A Closer Look at Pool-Related Dangers Facing Children

June 19th, 2018 by Wapner Newman

A Closer Look at Pool-Related Dangers Facing Children

Maybe you have a pool. Perhaps your neighbor does. You might even have a swimming oasis that’s accessible to everyone in your Philadelphia community. After all, as of 2015, Pennsylvania was home to nearly 130,000 in-ground and almost 140,000 above-ground pools, according to figures from The Association of Pool & Spa Professionals.

In other words, you’re probably not far from being able to splash, play Marco Polo, or simply do laps.

While most of us associate pools as an inviting place to work out or spend a relaxing summer day, they’re not harmless playthings. In fact, swimming pool deaths continue to affect people from all generations. Case in point: As recent information from  the Centers for Disease Control and Prevention (CDC) illustrates, the top risk factors for drowning injuries and fatalities are being male, being a young child, and being a member of a minority group. However, that doesn’t mean that anyone is truly safe from becoming a statistic.

When more than 3,500 people across the nation lose their lives to unintentional drowning annually, it’s a serious problem that begs for an answer.

Want to reduce drowning? Start by sorting out fact from fiction.

Although most people would never set out to spread misinformation, plenty did in 2017 when a case of so-called “dry drowning” hit the Internet. As a piece from The Inquirer noted in May 2018, “dry drowning” doesn’t exist. Consequently, many individuals spent energy worrying not about the basic issue, but chasing a mythical medical condition.

Rather than focusing on fiction, pool owners and facility managers with pool responsibilities should get up to speed on the CDC’s recommendations to improve the safety of all pools. A great place to start is by considering the ease of a pool’s accessibility.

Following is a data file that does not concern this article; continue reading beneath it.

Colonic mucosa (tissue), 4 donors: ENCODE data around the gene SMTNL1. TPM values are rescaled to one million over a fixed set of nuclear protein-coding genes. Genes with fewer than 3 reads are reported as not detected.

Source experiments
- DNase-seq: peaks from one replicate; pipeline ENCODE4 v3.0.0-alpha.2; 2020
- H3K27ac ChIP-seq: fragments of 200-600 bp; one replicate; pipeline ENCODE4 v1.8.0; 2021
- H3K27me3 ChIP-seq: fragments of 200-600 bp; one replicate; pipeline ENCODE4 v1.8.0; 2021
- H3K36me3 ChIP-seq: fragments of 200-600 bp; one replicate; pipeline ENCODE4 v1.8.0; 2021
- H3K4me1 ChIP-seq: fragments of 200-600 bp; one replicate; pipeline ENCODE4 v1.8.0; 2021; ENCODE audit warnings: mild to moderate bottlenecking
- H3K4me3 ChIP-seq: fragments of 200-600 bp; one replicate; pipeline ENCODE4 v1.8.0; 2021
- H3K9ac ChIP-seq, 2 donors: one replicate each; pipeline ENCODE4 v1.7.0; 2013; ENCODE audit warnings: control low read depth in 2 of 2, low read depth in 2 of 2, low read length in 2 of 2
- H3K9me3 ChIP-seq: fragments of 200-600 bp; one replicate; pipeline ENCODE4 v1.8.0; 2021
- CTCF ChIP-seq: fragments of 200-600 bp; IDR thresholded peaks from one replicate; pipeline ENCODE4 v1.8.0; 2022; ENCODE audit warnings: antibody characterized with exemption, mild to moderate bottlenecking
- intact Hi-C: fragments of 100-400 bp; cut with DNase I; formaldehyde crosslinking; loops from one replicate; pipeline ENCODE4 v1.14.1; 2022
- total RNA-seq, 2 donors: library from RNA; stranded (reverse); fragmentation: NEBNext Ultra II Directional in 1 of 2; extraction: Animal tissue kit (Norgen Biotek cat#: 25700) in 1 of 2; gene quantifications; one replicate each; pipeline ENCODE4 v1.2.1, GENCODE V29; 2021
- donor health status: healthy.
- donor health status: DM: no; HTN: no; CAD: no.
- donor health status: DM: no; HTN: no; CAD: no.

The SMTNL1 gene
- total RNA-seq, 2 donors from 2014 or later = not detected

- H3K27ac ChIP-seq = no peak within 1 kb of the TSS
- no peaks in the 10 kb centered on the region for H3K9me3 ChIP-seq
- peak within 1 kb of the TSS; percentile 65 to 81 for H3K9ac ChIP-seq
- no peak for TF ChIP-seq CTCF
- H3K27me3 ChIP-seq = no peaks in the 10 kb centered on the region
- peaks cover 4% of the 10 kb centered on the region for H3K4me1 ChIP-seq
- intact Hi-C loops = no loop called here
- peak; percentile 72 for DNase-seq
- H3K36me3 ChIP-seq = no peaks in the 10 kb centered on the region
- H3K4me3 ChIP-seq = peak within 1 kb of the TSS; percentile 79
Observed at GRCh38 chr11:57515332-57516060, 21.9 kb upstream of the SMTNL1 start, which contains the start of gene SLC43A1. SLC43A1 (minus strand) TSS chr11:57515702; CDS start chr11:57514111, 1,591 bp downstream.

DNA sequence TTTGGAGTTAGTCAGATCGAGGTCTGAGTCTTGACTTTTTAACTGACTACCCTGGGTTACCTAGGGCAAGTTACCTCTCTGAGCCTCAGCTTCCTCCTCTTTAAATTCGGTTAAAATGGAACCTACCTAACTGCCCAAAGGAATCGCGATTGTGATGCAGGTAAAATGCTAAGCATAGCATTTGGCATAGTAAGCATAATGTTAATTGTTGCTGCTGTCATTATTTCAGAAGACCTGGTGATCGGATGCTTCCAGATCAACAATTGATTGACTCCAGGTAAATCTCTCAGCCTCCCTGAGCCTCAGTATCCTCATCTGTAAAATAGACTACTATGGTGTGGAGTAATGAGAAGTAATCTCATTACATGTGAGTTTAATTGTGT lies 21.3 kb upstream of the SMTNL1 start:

For instance, having a three-sided fence isn’t enough to stop children from walking out of a home, onto a patio, and straight into a pool. What’s the solution? First, consider that the majority of kids who drown are at a home-based pool. That means owners need some way to stop them from effortlessly getting into the pool. Completely surrounding that type of private pool area with a high, locked fence that has four sides can cut a youngster’s chance of drowning by 83 percent. Adding an alarm provides even more protection. Yes, it costs money to create such barriers, but it’s well worth spending the resources to potentially save a life.

Another way that homeowners can stave off drowning occurrences is by never allowing anyone to swim unsupervised. Whether that means hiring a lifeguard for a child’s outdoor pool party or simply having someone else at the pool area when someone is swimming, it’s a smart decision.

Finally, pool owners must recognize that alcohol and swimming don’t mix. Intoxication impairs an individual’s physical and mental abilities, leaving him or her more likely to drown. This can happen with strong swimmers who have simply had too much to drink and jumped in a pool or body of water. Thus, it’s best to lay off the alcohol at pool get-togethers.

Although it’s important to have fun during the warm Pennsylvania months, it’s just as critical to make wise decisions regarding any type of in-ground or above-ground swimming pool. If you already have one or are putting one in this year, pay attention to making it a safe zone, not a hazardous one.

Experienced a personal injury event? Wapner Newman Attorneys at Law can help you understand your rights. Contact our offices today to arrange for a free consultation.